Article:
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A Dream Fulfilled

Claire Spera |
January 24, 2010 | 2:20 p.m. PST

Staff Reporter

Yumelia Garcia dances the lead in 'Cinderella.' Photo courtesy Joffrey Ballet.

When ballerina Yumelia Garcia completed auditions for the Joffrey Ballet's "Cinderella," she did not expect to land the title role. Not only is Garcia in her first season at the Chicago-based ballet company, but the Joffrey adheres to an unusual system in the world of ballet in terms of ranking its dancers -- one that, in fact, declines to rank its company members at all. There's no room for complacency, there are no guarantees; roles are dished out according to the dancers' current abilities. "We don't have ranks," explains Garcia, before adding, "There are no distinct categories that the dancers are placed into, so this means it's a more competitive environment. However, the level of the company is the highest I've worked in. You pretty much always have to prove yourself. That's why it was so rewarding to get the role of Cinderella."

Venezuelan-born Garcia joined the National Ballet of Caracas at age 15, before coming to the U.S. to dance first for Ohio Ballet, then as a principal at Milwaukee Ballet for 10 years. "The Midwest has pretty much been home for me," she notes. While she has danced the part of Cinderella before, she says this time around it's an entirely different experience, mostly because the Joffrey is performing the original 1948 production with choreography by former Royal Ballet artistic director Frederick Ashton. Former Royal Ballet principal dancer Wendy Ellis Somes was called in to stage Ashton's choreography on the Joffrey's dancers. Comments Garcia, "(Somes) was Cinderella herself at the Royal Ballet. She has so much to pass on...Working with her, I feel like I am in London working at the Royal Ballet. Ashton's choreography is so particular; his style is very Royal Ballet School. When you have been training here in the U.S., you have to re-train yourself to do this kind of thing...For example, the port de bras (arm movements) are very precise, very English. Everything has to be in the right place at the right time."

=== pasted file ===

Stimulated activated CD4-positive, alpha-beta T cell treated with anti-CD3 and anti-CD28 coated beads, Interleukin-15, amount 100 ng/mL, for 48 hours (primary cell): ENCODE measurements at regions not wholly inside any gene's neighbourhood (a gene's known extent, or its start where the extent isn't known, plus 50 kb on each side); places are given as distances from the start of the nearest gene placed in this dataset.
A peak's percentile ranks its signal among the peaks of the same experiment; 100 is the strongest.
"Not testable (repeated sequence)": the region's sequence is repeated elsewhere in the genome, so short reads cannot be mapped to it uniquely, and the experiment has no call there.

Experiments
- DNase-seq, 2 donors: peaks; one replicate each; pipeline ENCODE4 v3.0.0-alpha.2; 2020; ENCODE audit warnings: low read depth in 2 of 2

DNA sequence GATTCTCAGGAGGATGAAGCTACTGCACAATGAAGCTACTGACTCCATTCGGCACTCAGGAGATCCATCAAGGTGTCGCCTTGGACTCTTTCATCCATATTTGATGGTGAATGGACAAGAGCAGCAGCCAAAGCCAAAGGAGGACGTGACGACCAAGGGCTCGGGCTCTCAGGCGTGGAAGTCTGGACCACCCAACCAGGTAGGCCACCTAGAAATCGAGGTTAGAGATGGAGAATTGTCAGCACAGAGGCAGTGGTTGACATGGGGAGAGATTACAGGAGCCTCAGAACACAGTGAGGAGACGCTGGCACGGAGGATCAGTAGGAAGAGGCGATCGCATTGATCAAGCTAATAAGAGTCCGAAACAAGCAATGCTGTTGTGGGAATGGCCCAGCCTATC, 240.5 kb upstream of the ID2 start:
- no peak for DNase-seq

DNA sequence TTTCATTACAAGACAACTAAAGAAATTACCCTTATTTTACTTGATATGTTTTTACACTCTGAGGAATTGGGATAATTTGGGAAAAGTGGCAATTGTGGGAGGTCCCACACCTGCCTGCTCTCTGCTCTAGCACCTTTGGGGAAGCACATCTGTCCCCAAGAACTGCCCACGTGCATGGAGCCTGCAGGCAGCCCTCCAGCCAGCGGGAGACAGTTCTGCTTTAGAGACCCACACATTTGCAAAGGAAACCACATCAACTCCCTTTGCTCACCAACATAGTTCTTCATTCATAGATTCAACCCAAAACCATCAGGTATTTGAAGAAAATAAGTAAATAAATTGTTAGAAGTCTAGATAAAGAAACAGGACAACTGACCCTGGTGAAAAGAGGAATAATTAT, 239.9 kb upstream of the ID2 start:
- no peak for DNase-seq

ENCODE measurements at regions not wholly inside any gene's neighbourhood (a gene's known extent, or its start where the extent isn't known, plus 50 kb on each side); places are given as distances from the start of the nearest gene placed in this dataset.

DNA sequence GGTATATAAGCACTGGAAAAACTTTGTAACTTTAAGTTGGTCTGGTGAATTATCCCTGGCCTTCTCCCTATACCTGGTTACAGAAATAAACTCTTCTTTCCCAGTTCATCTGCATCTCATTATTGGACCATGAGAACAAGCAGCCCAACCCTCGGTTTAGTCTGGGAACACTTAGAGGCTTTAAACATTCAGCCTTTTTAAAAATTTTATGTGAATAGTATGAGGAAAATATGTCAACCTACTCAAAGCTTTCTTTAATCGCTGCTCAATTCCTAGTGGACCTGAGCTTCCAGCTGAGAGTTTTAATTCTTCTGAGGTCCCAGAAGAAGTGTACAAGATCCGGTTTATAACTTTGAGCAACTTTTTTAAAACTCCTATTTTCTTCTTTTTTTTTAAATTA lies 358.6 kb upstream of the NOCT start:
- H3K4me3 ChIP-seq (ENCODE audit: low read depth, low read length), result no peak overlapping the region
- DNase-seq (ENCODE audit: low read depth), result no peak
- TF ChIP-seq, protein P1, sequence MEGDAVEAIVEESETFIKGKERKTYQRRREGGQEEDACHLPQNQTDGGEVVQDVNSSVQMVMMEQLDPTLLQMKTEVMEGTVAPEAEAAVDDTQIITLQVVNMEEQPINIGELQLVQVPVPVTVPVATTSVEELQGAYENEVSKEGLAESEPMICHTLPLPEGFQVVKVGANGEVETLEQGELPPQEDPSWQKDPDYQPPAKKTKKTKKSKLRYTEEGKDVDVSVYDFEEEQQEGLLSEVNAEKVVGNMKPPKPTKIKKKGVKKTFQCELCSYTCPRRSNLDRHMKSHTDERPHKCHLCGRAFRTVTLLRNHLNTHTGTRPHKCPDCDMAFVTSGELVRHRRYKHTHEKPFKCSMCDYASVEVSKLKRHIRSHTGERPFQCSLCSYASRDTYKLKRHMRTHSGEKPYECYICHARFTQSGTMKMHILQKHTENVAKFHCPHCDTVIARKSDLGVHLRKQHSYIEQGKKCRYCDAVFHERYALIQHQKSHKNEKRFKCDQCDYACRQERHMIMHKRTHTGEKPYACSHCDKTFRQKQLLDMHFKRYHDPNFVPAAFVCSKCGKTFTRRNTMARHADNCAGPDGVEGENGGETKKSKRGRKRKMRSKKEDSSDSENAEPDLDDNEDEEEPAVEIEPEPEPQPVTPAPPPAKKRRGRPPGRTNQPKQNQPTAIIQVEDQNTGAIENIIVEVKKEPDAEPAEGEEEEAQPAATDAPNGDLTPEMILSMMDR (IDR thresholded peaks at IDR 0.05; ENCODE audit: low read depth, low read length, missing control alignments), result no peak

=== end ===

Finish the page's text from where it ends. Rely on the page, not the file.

Generally, the Joffrey is known more for its innovative contemporary pieces than for classical works revivals, yet the company's founding co-artistic director, the late Robert Joffrey (along with Gerald Arpino), held a special interest in Ashton's works. The Joffrey became the first American dance company to receive the rights to Ashton's "Cinderella," and at one point had amassed the largest Ashton repertoire outside the Royal Ballet. Ashley C. Wheater, himself a former Royal Ballet dancer, became the Joffrey's new artistic director in 2007. "The challenge has definitely been to be able to adopt the Ashton style and make it look natural," says Garcia. "I have to get used to this whole new way of moving, but not forget that I'm Cinderella. I have to try to touch everyone in the audience. I love becoming a character in full-length ballets; there is something special about it. But when you do more contemporary works, you have more freedom. It's like when you go home and you take all your winter clothes off and put on your pajamas. You have more freedom to interpret."
"Cinderella" features 50 dancers, elaborate costumes and sets, and even a working coach acquired from the Dutch National Ballet. Remaining true to Ashton's vision, the parts of Cinderella's evil stepsisters will be played by men in drag. The rags-to-riches story, explains Garcia, is "one that everybody can relate to," including herself: "I honestly cannot believe I am dancing with the Joffrey, so I feel a little like Cinderella. My dream has come true."
The Joffrey Ballet Presents "Cinderella"
January 28, 29 and 30- 7:30 PM/January 30 and 31- 2:00 PM
Dorothy Chandler Pavilion
135 N. Grand



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